A hopeless faith

I thought I’d come to this post with more hope. I have good days and bad days. This year has been tough: working at a pharmacy during a pandemic, getting extra driving practice lessons, and starting a new degree has taken a lot of energy out of me. Even one of my favourite video games ever, Dragon Age: Inquisition, isn’t holding my interest.

My faith feels really broken.

Some days I feel okay with the gods, and other days I don’t want them near me at all. Freya had asked me to worship the Vanir this summer and I feel like I let her down.

I poked around a little at Judaism and Buddhism in the past three months. Both religions are interesting, but I find sustaining any attention to these religions to be hard. I keep NOPE-ing out of books on these topics.

I don’t think I am depressed, because on a daily basis, I am cheerful enough and get my shit done. But there is a part of me that’s just really concerned about my faith, or lack of it.

Odin and Loki trying waving to get my attention, and for me to deepen my faith in them as my two most main deities (even beyond Freyr and Freya). There are too many roadblocks there. Godspousery appeals to me, especially with those two, but… it feels like a secret I would have to keep. When I used to come out about spirit spousery with Queen Guinevere with friends, it always felt like… an almost shameful thing to talk about. I want to have a devotional practice I can talk about freely without feeling like I’m revealing this weird secret about myself.

And besides, a long-term devotional practice, bound by an oath, doesn’t feel sustainable right now. Not that I would rush in to such a thing, either, but just the idea of it is stressful, so clearly it’s not a good path.

I could switch to another pagan faith. But I think I’d end up NOPE-ing out of books on witchcraft and paganism too (actually, I know this is true because I have at least five unfinished or unread heathen books on my ereader). And it’s not like school is keeping me too busy to read for fun. So far, I really am keeping up with personal reading! (We will see how long that lasts of course!).

When I ponder my faith now, I wonder if I have reached a point of secular or agnostic paganism. There are days where the gods and spirits feel like a mental show I have put on for myself, and now that I am through with my mental illness (or the worst symptoms are gone now anyway), it’s as if my mind has healed itself through these god-characters. And that could be true! Maybe Queen Guinevere, Odin, Loki, and the rest were all just characters to help me process my shit and heal from psychosis. But it doesn’t explain how Queen Guinevere came about, way before psychosis even hit me. It’s a mystery that I am ok with for now.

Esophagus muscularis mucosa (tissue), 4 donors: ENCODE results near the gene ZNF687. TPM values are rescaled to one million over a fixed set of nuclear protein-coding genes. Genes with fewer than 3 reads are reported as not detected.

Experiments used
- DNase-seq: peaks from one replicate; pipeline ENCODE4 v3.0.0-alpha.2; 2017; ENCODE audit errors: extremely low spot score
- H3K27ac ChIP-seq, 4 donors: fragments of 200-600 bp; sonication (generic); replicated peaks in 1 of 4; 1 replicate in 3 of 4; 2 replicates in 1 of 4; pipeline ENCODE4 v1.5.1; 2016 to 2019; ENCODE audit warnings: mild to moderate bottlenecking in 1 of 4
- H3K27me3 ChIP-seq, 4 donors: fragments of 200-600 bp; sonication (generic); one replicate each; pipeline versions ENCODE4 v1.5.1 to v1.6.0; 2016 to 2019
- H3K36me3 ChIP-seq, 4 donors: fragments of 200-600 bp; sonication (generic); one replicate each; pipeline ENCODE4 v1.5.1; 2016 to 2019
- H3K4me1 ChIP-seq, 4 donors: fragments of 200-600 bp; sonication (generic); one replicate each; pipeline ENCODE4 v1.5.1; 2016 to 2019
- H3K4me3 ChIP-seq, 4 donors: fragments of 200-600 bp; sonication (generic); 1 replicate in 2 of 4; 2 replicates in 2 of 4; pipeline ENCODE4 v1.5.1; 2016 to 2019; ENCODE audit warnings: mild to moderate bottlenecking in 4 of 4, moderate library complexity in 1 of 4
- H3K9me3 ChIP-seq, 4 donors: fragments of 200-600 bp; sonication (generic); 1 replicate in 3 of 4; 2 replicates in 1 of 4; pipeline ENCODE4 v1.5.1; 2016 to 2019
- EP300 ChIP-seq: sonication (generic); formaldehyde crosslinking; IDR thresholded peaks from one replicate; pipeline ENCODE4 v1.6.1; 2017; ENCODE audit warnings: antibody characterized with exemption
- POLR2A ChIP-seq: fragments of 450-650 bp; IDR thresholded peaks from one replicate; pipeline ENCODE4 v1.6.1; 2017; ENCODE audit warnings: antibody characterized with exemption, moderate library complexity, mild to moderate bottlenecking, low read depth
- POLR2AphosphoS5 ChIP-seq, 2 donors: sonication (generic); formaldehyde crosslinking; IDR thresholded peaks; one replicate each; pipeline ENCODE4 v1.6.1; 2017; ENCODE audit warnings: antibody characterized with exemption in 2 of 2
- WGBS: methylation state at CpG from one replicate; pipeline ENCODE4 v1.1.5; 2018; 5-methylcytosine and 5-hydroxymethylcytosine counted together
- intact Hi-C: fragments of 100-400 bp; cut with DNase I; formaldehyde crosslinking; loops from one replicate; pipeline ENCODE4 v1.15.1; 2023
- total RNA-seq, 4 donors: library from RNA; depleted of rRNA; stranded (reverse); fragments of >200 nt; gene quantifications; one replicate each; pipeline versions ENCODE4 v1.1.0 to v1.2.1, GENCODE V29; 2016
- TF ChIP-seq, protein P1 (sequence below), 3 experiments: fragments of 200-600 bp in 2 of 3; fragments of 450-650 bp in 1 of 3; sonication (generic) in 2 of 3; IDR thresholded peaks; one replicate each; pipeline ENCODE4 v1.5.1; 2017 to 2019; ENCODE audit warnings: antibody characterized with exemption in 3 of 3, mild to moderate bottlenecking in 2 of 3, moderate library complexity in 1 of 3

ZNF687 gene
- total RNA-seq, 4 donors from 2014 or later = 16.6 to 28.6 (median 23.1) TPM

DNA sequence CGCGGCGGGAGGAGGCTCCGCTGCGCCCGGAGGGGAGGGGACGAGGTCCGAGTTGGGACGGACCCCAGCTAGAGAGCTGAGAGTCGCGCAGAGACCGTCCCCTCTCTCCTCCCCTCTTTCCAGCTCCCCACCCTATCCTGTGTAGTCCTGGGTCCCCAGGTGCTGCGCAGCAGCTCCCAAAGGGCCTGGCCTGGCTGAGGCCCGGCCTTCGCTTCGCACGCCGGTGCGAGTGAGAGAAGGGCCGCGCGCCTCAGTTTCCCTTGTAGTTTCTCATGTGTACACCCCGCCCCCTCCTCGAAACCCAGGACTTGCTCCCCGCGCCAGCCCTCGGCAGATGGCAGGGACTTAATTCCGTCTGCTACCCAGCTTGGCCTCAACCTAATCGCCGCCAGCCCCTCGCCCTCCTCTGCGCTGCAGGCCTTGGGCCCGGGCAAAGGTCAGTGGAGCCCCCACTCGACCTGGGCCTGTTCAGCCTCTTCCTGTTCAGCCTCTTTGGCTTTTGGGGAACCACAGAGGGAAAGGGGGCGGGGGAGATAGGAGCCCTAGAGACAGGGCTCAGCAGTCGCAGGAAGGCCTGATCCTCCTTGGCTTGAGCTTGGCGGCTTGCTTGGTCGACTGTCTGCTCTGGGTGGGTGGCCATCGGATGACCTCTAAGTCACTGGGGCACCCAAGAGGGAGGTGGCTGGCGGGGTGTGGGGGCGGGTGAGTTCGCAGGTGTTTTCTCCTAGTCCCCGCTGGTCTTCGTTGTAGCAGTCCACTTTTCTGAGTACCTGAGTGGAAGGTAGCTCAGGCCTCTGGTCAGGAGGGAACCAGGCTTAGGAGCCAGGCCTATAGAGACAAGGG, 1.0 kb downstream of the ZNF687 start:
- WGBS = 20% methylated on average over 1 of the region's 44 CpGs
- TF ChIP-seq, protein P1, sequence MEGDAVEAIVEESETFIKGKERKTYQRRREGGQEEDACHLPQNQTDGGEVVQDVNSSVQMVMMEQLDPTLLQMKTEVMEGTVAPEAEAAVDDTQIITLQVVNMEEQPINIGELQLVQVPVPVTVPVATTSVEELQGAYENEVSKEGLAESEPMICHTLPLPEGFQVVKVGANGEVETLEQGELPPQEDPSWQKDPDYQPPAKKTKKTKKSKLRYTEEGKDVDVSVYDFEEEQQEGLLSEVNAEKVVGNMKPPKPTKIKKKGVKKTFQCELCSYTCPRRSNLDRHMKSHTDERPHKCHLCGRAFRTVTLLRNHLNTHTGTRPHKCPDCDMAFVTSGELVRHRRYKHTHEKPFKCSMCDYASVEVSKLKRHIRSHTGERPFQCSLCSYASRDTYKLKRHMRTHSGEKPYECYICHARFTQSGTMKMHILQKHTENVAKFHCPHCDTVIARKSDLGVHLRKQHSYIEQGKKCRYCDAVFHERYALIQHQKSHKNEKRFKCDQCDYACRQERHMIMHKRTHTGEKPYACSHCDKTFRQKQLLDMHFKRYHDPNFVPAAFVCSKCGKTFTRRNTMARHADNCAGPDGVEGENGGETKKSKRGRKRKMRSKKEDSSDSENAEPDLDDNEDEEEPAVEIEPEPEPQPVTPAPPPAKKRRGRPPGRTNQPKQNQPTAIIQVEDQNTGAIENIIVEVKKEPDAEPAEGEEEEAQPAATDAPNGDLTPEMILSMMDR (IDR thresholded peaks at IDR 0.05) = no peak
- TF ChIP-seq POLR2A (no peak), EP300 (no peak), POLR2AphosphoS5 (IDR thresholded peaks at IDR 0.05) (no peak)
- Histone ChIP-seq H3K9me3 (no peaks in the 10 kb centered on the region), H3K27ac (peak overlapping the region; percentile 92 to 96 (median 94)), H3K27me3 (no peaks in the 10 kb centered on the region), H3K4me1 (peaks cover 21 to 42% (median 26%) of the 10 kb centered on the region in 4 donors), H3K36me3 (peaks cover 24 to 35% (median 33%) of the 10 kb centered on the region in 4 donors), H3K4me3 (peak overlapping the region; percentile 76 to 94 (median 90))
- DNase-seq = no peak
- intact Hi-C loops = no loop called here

I’ve been writing haiku for more than a year now, and that’s felt more sustainable to me than devotion. Funnily enough, it’s been helping me access my love of nature more than paganism has.

I’m not sure how to end this post. I am in this weird faithless godless place and I am trying to reconcile myself to it.

2 thoughts on “A hopeless faith

  1. Not sure if this is of help… I really think that times of uncertainty and asking “is this all in my head?” are normal, especially for longer-term spirit workers. The journey is so individual. What was of help for me may not resonate at all for you. For me, consciously remembering some experiences that just *could not be* coincidence kept me going when the going got dark and very murky. I also found myself connecting to aspects of Deities far outside the more popular faces.

    IMO (and that of some other “sensitives”), there’s also a *lot* going on with the collective energies and it just keeps escalating: seismic questionings of everything that once rooted one’s life, absolutely *having* to drop the old and familiar, and other permutations. I’ve definitely felt shifts and culled some things that would have seemed unthinkable to drop a year or six months ago. To be absolutely honest, though, those have not been immediately faith-related (though ending my outward-facing work with the Frisian language starts to come close).

    In any case, wishing you well. If you enjoy modern Jungian writing, Thomas Moore’s book “Dark Night Of The Soul” may be of interest. It was a book I found useful at certain points. It doesn’t prescribe “solutions” but rather nurtures diving deep into our questions and doubts. Good luck.


    1. I appreciate hearing your words! And yes, at times, I connect with deities who show me a new face or an unexpected one.

      Hmmm. I will keep in mind this idea of seismic questioning. It seems appropriate given how deep my questioning feels.

      I bought the ebook! Thanks for the rec! I really like it so far.

      Wishing you well too.

      Liked by 1 person

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